Methods in computational materials science have now evolved to have sufficient fidelity at different length and time scales that simulations results can often be directly compared with experiments and contribute to materials engineering. Moreover, in many cases a simulation at a given length and time scale receives information from experiments and simulations at other length and time scales that guide the form of the model and imply values of model parameters. The inherent data synthesis in this process influences the fidelity of the resulting model. For materials simulations to provide integral support of materials design and qualification processes, it is important to understand the implications of this coupling of scales in order to make sufficiently accurate predictions with quantified uncertainty.
This symposium will focus on four critical aspects in multiscale simulation:
Verification addresses the issue of the correct implementation of the algorithms in a code. Approaches to verification include ensuring that code delivers intended functionality. Moreover, tests of consistency with fundamental physical laws, such as conservation of energy and momentum, can be applied. Both qualitative and quantitative verification methods are of interest.
Validation is the assessment of the ability of a code or specific simulation to describe salient aspects of physical behavior under study. It may involve comparison to existing exact solutions or other benchmark solutions that are well accepted, as well as comparison between simulation results and experiments.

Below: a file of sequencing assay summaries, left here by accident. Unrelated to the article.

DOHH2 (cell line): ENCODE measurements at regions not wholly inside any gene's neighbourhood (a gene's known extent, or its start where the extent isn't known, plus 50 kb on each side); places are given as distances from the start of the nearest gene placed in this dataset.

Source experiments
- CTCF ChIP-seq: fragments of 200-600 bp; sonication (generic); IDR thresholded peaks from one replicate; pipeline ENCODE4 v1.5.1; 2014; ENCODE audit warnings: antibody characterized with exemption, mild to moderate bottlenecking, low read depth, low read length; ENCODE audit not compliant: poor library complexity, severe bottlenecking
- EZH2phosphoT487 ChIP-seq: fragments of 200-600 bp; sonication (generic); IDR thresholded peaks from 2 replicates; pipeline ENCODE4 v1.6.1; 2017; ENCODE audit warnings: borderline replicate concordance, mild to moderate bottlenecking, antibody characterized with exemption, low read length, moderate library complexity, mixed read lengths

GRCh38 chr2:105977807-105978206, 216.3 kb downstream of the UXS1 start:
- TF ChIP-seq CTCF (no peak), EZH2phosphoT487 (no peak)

Sensitivity analysis (SA) is the determination of the relative importance of different mechanisms and model parameters on the predictions of simulations. While methods for sensitivity on one parameter are well-established, there is significant interest in multivariate sensitivity analysis.
Uncertainty quantification (UQ) is the estimation of errors in simulation results arising from the approximations and simplifications in the models or input data. There is significant interest in both aleatoric and epistemic forms of uncertainty.
Contributions are solicited for V&V, SA and UQ within a single computational method, and for applications of these methods in linking multiple methods between disparate length and time scales. Both advances in methodology and specific case studies in all kinds of materials are of interest.